New analytical tool is helping force deliver our problem-solving aims
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ACC Stuart Ellison tells us how a new tool is helping to tackle anti-social behaviour hotspots in the county.
“Earlier this year, working closely with the local authority, our Early Intervention and Prevention Unit and other agencies, we tackled one of the county’s worst anti-social behaviour hot spots. A supermarket car park, which youngsters would use as a nightly race-track, was causing major noise nuisance for local residents, and had led to some 850 calls into the police over an 8-year period.
“Each call would lead to a response, with a police vehicle being deployed and those found in the car park being warned or cautioned about their behaviour, vehicles seized, section 57 notices put in place, and patrols set up. Yet most weekends we’d see the same behaviour, the same local disturbance, and the same calls into the police.
“The long-lasting solution came about by putting pressure on the supermarket to look at the design of their carpark, with a suggested redesign that would prevent people from entering except when the supermarket was open. These changes would lead to an immediate and dramatic fall in incidents, falling from an average of 25 calls per month, to now nearly zero. More importantly, local residents felt relieved and satisfied that the problem was tackled and their lives could go back to normal.
“This ‘problem solving’ approach is at the heart of our new neighbourhood policing strategy, and the work of our specialist policing teams. Instead of deploying police officers to attend scenes, break up anti-social behaviour and, where necessary, arrest offenders, we’re looking at how we can tackle the root causes that enable it to happen, where possible with other agencies and organisations that can help us solve the problem. In this case, an open car park which made it easy for drivers to race around at night, causing major noise nuisance.
“While this approach is not ‘new’, it has really taken off with the development of a new analytical tool by our officers and staff in our Newcastle policing team, which makes it far easier for local policing teams to identify ‘problem’ locations, offenders and those they victimise, and which is now available across the force. Having this information mapped in one tool makes it far easier for officers and staff to better understand where to focus their efforts. Then, using best practice approaches, our officers and staff, with colleagues in other agencies, can work collaboratively through these problems to identify the steps needed to tackle root causes and solve them for good.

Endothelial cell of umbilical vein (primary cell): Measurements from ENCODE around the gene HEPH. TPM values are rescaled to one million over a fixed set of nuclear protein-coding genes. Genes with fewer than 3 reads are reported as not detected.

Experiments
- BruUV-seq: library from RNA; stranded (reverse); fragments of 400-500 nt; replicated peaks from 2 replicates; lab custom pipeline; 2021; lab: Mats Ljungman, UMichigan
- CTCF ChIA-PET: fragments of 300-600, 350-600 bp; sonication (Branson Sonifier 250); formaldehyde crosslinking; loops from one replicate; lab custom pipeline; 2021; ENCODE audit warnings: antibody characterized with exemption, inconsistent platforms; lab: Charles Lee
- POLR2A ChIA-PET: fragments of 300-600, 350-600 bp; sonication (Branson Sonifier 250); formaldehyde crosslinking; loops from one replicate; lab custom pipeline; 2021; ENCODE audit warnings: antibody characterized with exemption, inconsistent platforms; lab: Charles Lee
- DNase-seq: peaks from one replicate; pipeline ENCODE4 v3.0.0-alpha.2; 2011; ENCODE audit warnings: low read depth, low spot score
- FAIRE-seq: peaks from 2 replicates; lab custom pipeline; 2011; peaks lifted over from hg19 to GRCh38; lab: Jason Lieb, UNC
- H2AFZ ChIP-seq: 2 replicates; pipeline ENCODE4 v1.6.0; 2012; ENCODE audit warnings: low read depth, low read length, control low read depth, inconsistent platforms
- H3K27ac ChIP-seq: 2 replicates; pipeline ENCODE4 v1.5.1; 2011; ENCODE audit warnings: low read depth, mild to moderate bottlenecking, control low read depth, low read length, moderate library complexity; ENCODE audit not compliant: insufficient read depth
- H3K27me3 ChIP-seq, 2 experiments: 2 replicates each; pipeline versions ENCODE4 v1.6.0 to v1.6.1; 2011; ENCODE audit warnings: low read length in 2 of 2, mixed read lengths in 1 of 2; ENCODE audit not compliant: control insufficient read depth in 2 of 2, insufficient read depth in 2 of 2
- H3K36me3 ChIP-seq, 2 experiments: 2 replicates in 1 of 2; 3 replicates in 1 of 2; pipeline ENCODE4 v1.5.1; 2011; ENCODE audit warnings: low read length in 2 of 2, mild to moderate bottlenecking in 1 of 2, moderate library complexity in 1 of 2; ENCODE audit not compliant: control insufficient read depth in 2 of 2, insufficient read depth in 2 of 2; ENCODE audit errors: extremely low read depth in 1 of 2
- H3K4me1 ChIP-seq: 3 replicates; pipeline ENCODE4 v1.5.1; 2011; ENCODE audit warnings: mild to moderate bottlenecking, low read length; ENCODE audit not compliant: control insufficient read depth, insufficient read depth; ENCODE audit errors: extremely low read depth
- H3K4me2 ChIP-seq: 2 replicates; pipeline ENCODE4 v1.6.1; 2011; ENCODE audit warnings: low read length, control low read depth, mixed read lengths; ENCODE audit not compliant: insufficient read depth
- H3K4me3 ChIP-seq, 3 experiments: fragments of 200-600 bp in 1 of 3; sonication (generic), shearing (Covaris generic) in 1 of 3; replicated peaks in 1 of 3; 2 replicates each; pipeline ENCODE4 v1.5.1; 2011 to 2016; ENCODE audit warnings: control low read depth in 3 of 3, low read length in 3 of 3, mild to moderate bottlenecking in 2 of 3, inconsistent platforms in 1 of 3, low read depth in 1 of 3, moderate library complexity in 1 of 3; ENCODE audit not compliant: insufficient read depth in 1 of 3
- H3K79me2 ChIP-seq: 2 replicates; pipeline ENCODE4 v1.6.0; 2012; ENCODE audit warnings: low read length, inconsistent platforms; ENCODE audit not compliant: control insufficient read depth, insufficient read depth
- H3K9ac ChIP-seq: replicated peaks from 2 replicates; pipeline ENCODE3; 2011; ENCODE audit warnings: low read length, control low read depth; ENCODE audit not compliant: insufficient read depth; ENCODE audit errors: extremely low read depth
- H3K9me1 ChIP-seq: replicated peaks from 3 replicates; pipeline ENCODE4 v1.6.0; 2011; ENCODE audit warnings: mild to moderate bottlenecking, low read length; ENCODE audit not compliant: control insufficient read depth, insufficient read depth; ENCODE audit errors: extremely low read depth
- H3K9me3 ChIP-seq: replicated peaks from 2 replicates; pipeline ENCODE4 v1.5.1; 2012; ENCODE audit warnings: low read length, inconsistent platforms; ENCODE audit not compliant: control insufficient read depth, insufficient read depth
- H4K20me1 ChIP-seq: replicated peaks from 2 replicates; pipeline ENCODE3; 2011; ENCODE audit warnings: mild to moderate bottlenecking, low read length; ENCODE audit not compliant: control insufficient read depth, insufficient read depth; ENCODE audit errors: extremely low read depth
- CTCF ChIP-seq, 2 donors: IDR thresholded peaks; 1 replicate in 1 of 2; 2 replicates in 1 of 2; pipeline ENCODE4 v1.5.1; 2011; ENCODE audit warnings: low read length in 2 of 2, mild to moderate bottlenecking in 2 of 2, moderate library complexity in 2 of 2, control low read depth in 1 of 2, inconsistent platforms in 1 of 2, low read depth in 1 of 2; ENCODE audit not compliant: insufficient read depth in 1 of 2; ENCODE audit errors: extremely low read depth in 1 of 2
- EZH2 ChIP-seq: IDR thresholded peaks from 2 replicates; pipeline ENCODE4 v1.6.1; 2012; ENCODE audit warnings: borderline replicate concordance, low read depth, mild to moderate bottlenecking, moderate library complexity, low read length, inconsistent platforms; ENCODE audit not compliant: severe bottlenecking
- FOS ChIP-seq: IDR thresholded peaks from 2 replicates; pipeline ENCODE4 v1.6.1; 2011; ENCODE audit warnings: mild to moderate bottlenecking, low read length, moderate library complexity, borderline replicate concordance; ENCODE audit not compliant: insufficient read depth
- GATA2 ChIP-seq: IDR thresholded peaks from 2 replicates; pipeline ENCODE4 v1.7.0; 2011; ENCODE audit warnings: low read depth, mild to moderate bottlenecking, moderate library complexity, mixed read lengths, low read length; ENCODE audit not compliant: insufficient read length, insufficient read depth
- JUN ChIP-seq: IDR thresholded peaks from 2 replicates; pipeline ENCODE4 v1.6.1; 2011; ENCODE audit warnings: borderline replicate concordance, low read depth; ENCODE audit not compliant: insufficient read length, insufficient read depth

“To ensure that all our local policing teams are approaching this in the same way, we’ve established a ‘problem solving lead’ in every local police team – formally qualified staff tasked with ensuring that the analytical tool and approaches are being used by officers in each area.
“The approach is already producing some staggering results: of 98 problem locations identified, leading, on average, to over 900 calls to the police each month, our problem-solving approach by local policing teams has meant that we’ve now reduced these calls to less than 90 per month – and seen much improved victim satisfaction.
“This approach is not unique to Staffordshire, as police forces up and down the country focus on prevention rather than reaction. The challenge has always been resourcing this approach, and balancing the need to urgently respond to what is an unprecedented level of 999 and 101 calls.
“We’re also taking advantage of nationally available information, too, to help ensure that our officers and PCSOs have the latest best tactics and techniques to identify solutions to common problems. We’re developing our own “Practice Bank” to share what works, learning from cases here in Staffordshire, like the supermarket car park, and will soon be sharing it across all parts of Staffordshire Police. This will hopefully contribute to nationally available information on ‘what works’ that is available to all forces.
“From next year problem-solving will be a central feature in the training of all new police recruits into Staffordshire, embedding problem-solving into officers’ approaches from the outset.
“Of course, we will always respond to incidents and emergencies, but by taking this preventative approach, we hope to reduce repeat demand, improve victim satisfaction, and make Staffordshire a safer, more confident community.”